UMass Boston's independent, student-run newspaper

The Mass Media

The Mass Media

The Mass Media

Andrea Campbell announces bid for Mayor of Boston

Former Boston City Council President Andrea Campbell announced her bid for mayor on Sept. 24. She is the second candidate to officially enter the race. Campbell is using her background of growing up in Boston to shed light on the environmental, legal, and health gaps facing communities of color in Boston. 

She attributes the death of her twin brother Andre Campbellwho did not receive proper healthcare for scleroderma while he was detained by the Department of Correctionsas her motivation for her run for mayor, and her past run for city council. Campbell also lost her mother in a car accident as an eight-month-old, and her father was incarcerated up until she was eight years old. 

Campbell’s objective in public health is to eliminate existing disparities in the city. To address the current pressing issues of the COVID-19 pandemic and systemic racism, Campbell plans to create partnerships between community members and health centers, and to strengthen mobile health options to allow for accessible care during the pandemic. 

Campbell also aims to change policies and budgets to remove the disproportionate effects black people face in Boston regarding healthcare. She cites the differences in life expectancy, higher rates of pregnancy complications for Black women, and higher rates of gun-related deaths for black men in the city. 

In regards to Mayor Marty Walsh’s response to the pandemic, Campbell believes that the mayor has not focused on the impact the pandemic has had on the city’s communities of color. Campbell wants to push the topic of BIPOC communities into the conversation surrounding the pandemic to address their higher rates of infection and death. 

Campbell is a staunch advocate for criminal justice reform. She wants to address the root causes of crime and violence by reallocating police funding to mental health care, youth development, and other community-led programs. Campbell also wants people to be able to access police data by creating an interactive dashboard to increase transparency in Boston Police and to reduce policing disparities.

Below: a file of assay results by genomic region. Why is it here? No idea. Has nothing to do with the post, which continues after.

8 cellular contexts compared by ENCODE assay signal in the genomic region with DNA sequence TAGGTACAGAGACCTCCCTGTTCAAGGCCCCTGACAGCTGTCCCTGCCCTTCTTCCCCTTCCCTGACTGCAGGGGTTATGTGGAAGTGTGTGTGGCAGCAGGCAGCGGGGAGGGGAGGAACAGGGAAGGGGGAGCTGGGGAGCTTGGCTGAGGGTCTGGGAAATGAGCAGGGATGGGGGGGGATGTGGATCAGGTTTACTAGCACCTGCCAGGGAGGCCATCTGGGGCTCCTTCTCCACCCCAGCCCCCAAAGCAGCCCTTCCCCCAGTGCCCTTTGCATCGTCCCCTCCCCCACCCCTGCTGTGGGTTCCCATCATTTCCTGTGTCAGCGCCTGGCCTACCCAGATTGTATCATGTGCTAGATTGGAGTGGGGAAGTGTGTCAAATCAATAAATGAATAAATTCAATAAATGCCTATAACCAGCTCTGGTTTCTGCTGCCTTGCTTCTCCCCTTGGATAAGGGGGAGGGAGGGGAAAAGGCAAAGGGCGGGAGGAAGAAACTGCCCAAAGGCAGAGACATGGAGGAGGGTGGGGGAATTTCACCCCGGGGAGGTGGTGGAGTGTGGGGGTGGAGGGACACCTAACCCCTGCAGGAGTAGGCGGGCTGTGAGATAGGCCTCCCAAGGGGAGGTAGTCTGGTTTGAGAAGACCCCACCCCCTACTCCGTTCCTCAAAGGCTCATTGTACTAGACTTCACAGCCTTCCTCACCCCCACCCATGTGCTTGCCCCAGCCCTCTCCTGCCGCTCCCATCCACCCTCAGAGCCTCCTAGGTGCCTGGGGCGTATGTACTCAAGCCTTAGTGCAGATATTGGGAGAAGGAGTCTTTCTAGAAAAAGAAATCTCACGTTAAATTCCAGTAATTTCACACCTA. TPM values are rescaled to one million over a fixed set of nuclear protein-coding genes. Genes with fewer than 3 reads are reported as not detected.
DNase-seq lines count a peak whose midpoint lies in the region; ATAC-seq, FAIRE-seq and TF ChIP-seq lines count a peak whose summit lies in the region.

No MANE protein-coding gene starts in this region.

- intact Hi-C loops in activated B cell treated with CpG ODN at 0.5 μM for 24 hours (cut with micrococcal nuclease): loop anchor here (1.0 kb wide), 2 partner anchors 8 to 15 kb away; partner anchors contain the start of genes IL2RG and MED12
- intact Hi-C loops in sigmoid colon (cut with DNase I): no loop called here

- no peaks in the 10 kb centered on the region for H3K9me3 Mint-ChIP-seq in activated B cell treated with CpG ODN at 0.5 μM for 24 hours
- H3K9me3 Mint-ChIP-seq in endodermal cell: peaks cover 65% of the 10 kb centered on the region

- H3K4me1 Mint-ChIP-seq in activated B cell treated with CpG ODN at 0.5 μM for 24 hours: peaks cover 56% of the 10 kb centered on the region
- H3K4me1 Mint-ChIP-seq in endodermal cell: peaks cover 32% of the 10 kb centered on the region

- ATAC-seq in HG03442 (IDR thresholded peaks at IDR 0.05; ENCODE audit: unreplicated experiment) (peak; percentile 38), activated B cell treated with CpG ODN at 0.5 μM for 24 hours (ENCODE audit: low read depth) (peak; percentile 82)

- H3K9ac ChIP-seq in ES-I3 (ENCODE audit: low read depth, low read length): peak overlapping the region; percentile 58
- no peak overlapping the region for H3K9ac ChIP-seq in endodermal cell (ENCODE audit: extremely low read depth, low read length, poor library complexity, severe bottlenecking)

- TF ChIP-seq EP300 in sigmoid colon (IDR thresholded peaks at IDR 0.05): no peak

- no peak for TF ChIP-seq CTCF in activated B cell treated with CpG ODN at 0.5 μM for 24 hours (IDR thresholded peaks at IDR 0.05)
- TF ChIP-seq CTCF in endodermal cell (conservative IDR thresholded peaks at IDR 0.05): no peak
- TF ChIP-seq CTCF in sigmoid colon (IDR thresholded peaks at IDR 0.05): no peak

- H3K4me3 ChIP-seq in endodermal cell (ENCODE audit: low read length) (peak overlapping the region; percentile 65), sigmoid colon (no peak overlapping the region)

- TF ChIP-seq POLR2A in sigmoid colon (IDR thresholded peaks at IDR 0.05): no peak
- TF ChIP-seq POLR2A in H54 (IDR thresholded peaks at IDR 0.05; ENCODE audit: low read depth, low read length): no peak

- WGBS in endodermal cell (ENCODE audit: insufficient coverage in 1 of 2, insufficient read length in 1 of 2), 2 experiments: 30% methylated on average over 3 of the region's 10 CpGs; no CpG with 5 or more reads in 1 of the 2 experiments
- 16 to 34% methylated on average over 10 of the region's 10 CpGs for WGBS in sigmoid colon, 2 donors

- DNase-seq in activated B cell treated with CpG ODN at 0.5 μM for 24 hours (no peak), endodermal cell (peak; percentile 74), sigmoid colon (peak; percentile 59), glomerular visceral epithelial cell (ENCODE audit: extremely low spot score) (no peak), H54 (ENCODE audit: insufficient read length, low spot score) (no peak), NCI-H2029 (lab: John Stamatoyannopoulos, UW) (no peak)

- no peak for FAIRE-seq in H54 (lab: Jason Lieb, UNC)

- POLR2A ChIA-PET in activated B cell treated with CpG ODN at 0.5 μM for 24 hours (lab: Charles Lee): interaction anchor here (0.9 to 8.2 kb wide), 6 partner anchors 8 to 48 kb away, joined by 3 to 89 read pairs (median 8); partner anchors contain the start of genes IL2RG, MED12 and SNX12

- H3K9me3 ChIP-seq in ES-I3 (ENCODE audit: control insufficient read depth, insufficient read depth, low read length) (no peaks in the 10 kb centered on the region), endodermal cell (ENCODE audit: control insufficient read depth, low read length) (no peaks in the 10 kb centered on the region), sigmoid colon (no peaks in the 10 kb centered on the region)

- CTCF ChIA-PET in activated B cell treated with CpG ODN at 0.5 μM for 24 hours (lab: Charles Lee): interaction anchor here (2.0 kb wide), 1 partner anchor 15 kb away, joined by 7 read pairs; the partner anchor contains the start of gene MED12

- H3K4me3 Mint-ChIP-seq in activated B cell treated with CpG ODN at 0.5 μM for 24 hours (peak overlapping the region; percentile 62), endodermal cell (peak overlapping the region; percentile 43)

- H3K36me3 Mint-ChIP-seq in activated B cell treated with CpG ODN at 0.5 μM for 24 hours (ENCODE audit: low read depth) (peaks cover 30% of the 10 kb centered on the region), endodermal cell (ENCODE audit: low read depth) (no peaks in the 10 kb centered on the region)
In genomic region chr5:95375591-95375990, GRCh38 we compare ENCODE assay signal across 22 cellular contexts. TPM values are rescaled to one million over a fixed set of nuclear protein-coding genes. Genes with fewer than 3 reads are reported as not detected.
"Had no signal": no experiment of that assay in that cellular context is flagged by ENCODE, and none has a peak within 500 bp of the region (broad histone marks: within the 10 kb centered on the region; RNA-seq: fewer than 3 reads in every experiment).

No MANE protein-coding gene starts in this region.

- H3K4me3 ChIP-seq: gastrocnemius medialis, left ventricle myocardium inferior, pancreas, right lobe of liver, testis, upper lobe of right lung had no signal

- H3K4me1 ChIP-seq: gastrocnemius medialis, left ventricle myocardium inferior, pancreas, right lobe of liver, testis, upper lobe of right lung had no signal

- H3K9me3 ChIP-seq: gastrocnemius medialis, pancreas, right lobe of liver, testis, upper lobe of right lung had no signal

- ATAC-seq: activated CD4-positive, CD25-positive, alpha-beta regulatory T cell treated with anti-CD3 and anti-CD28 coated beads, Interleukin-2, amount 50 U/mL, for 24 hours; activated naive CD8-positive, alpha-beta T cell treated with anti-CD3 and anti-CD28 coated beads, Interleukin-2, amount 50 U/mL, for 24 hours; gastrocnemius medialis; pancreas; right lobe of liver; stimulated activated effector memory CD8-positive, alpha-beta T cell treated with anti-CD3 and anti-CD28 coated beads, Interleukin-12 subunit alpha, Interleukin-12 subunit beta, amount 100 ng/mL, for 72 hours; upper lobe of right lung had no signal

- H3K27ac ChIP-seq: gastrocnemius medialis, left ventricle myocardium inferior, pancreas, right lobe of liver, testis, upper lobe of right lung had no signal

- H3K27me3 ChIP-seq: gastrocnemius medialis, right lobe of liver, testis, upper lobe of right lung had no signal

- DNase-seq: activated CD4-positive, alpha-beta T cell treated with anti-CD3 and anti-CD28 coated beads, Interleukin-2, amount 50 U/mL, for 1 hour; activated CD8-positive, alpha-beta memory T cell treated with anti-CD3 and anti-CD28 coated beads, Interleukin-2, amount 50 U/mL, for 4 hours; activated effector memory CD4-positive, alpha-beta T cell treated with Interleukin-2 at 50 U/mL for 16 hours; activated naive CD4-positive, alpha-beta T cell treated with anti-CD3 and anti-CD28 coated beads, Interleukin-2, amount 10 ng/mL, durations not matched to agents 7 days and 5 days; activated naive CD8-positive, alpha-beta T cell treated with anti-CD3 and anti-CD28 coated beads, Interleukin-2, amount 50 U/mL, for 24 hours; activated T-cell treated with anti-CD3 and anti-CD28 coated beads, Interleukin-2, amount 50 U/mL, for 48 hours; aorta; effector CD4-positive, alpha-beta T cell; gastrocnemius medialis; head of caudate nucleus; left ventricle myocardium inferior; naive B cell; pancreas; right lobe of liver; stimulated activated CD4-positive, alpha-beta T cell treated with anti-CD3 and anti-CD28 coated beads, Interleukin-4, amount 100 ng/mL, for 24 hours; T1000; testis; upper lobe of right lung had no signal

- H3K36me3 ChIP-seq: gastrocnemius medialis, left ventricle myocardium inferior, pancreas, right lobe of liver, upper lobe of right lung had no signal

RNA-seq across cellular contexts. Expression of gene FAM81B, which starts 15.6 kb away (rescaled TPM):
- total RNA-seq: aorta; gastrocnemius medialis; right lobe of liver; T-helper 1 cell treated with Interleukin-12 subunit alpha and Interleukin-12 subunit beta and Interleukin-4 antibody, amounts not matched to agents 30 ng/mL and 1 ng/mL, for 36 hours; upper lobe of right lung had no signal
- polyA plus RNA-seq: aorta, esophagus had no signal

As mayor, Campbell hopes to emphasize the fight against climate change. Her policies include accelerating decarbonization and changing the MBTA to an electric transportation system in order to reduce Boston’s carbon footprint and to lower emissions. Campbell is planning to prioritize investing in new and sustainable infrastructure that is prepared to endure extreme heat and flooding, along with investing in energy efficiency. 

Environmental racism is also a concern for Campbell. Her goal of investing in BIPOC communities intends to reduce pollution in such areas, as they lead to unequal rates of asthma and other health issues.

Campbell was born and raised in Boston, and attended Boston Latin School. She graduated from Princeton University and from the UCLA School of Law. Campbell worked as a deputy legal counsel for former Governor Deval Patrick. She ran for the District Four Boston City Councilor and was elected in 2015. She represented Dorchester, Mattapan, and parts of Roslindale and Jamaica Plain. In 2018, she became the first African-American woman to be the council’s president. 

Campbell is the second woman of color to enter the mayoral race. Michelle Wu, who has also served as Boston City Council President, announced her bid in early September. Walsh has not officially stated whether or not he is seeking re-election, however, he is expected to run in the 2021 election.